Importing Graphics and Text with ActionScript 3

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4 Ιουλ 2012 (πριν από 5 χρόνια και 20 μέρες)

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Importing Graphics and Text with ActionScript 3
Step 1 – Set up your timeline
After you've created your new ActionScript 3.0 document, we are going to make our timeline look

like this:
Layer 1 is for ActionScript. Lock this layer so you don't accidentally put any graphics on it.
Layer 2 will contain your textarea and scroll bar we will set up in Step 2.
Step 2 – Set up your stage
Using your Components (Control + F7 or Window > Components) drag out a TextArea and

UIScrollBar onto the stage on Frame 1 of the text box layer. Use your Free Transform tool to resize

them so they look like this:
(I made my stage background darker so you can see the graphics better)
Step 3 – Set up external files
You will need 3 different files for this tutorial. An image and 2 text files, 1

with plain text and 1 with HTML formatting. I have all of these files, plus

the Flash source files available at:

http://school.smple.com/resources/IMED-1345-Week11.zip
. Be sure all of

these files are in the same folder when working with this example.
Step 4 – Load in the graphic
The first thing in loading a graphic is to define a variable (or loader) to hold the image. Right now

you're probably thinking, “???”. Here's the best explanation I can give:
When you want to store something to use later or ship to a friend you put it in a box.

Consider variables your box. We are basically going to store information in that box.
The first 2 lines of ActionScript will look like this:
// DEFINE A VARIABLE TO HOLD THE IMAGE
var headerLoader:Loader = new Loader();
The first is a comment. Here is a break down of line 2:
“var” - Tells Flash we are creating a variable.
“headerLoader” - The name of our variable (can be anything).
“:Loader” - Assigning the variable to a certain data type. Data types help tell Flash what the

variable is supposed to contain and is used in debugging.
“= new Loader();” - Tells Flash this particular variable will be used to load in external information.
The next 2 lines are:
// CREATE A URL REQUEST TO POINT TO THE IMAGE
headerLoader.load(new URLRequest("header.jpg"));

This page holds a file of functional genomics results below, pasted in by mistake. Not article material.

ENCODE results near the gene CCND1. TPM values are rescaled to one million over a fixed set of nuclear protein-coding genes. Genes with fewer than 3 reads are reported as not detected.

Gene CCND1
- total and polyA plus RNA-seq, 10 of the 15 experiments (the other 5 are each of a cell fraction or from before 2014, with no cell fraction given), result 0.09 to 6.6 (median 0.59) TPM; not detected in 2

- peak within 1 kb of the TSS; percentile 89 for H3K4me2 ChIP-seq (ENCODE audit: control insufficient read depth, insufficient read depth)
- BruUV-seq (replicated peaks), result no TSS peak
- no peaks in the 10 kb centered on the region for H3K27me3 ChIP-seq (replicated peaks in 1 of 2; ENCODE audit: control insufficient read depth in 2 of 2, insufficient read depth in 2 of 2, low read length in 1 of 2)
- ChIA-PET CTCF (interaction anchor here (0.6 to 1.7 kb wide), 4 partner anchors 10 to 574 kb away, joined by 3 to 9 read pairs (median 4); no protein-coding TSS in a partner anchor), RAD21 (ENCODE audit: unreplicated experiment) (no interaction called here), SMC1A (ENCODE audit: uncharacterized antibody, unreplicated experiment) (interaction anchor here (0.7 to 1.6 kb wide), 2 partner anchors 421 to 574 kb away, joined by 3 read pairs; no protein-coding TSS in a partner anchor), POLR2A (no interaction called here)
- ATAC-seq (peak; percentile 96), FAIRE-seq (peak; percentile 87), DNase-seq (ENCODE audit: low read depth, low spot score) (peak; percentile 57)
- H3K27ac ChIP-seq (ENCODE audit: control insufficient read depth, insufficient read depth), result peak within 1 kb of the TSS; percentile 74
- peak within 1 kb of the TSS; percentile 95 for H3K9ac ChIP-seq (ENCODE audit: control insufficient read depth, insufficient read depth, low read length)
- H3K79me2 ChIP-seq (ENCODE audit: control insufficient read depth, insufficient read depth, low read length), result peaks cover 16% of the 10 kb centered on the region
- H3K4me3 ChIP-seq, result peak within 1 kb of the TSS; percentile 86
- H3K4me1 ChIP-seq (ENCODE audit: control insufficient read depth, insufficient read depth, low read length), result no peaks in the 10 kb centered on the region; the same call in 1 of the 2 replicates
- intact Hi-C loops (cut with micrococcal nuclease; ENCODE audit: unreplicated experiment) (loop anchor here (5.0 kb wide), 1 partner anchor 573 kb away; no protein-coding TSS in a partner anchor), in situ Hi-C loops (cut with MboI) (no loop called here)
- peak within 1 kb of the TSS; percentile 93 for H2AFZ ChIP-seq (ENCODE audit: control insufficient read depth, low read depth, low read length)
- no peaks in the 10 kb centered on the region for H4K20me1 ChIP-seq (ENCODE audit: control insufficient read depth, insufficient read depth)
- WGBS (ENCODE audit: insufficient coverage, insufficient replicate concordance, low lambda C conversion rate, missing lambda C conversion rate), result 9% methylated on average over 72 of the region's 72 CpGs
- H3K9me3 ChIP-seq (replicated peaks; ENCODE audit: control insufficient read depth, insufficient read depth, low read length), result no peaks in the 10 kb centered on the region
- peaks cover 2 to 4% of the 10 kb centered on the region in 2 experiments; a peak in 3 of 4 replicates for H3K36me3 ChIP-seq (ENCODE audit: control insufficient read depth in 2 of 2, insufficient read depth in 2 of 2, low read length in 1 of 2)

“headerLoader” - References the headerLoader variable we defined on line 2.
“.load” - Tells Flash we will be loading in information to the variable headerLoader.
“(new URLRequest(“header.jpg”))” - Tells Flash the new information we are loading in will call to

an external URL. In this case the URL is header.jpg and will store that file in the headerLoader

variable.
The next 2 lines are:
// ADD THE IMAGE TO THE STAGE
addChild(headerLoader);
“addChild();” - Your stage is considered the “parent”. When you add a child you are adding a

dynamic element to the parent element, in this case, the stage.
“headerLoader” - The name of our variable that is storing the image header.jpg. When it is added

to the stage using addChild(); it retrieves the information stored in it and puts it on the stage.
Right now your code should look like this:
When you test your movie (Alt + Enter), you should see the image at the top of the stage like:
Step 5 – Place the TextArea on the stage
Click the TextArea on the stage and under your Properties Panel, change <Instance Name> to

“txt_dynamicText” (without the quotes).
Step 6 – Load in dynamic text (setting up the variable)
The same as Step 4, we will need to set up a variable to hold the dynamic content:
// DEFINE A LOADER TO HOLD THE TEXT FILE
var textLoader:URLLoader = new URLLoader();
// CREATE A URL REQUEST TO THE TEXT FILE
textLoader.load(new URLRequest("dynamicText.txt"));
If you'll notice, we changed the name of the variable to textLoader and instead of loading in an

image, we're loading in a .txt file. Your code should look like this:
Step 7 – Add the text to the TextArea
In this step we will use the addEventListener we used when creating buttons. This time we want

to “listen” for the text file to load. Once the file is completely loaded, we will display it in the

TextArea. Here's the code:
The first 2 lines are:
// RUN THE FUNCTION TO LOAD THE TEXT IN THE TEXT FIELD
textLoader.addEventListener(Event.COMPLETE, textLoadComplete);
“textLoader” - The name of the variable holding the dynamicText.txt file.
“.addEventListener();” - Tells Flash to wait for an event to be completed.
“Event.COMPLETE,” - When the textLoader has completely loaded, the COMPLETE event will

trigger and run the assigned function.
“textLoadComplete” - The name of the function to run when the event is triggered.
The next 3 lines are:
function textLoadComplete(event:Event):void {
txt_dynamicText.text = textLoader.data;
}
“function” - Defines a function.
“textLoadComplete” - The name of the function, referenced in the textLoader event listener.
“(event:Event):void {}” - Completes the function. Any code written inbetween the {} will be

executed when the function is run.
“txt_dynamicText” - References the TextArea instance name we defined on the stage.
“.text” - Tells Flash we are looking at the text inside of the TextArea.
“= textLoader.data;” - Sets the text inside of TextArea equal to the variable that we set up to hold

that dynamic text. “.data” grabs the information stored inside of the variable, in this case the

“dynamicText.txt” file.
Your final code should look like this:
Step 8 – Using HTML in your text file
Simply set up the HTML inside of your text file. Inside of your ActionScript you will need to make

the following changes:
On line 11:
Reference your new file. If you are using the sample file it is, “dynamicTextHTML.txt”.
On line 16:
Change
txt_dynamicText.text
To
txt_dynamicText.htmlText
That's it! Shoot me an email if you have any questions at
john@smple.com
.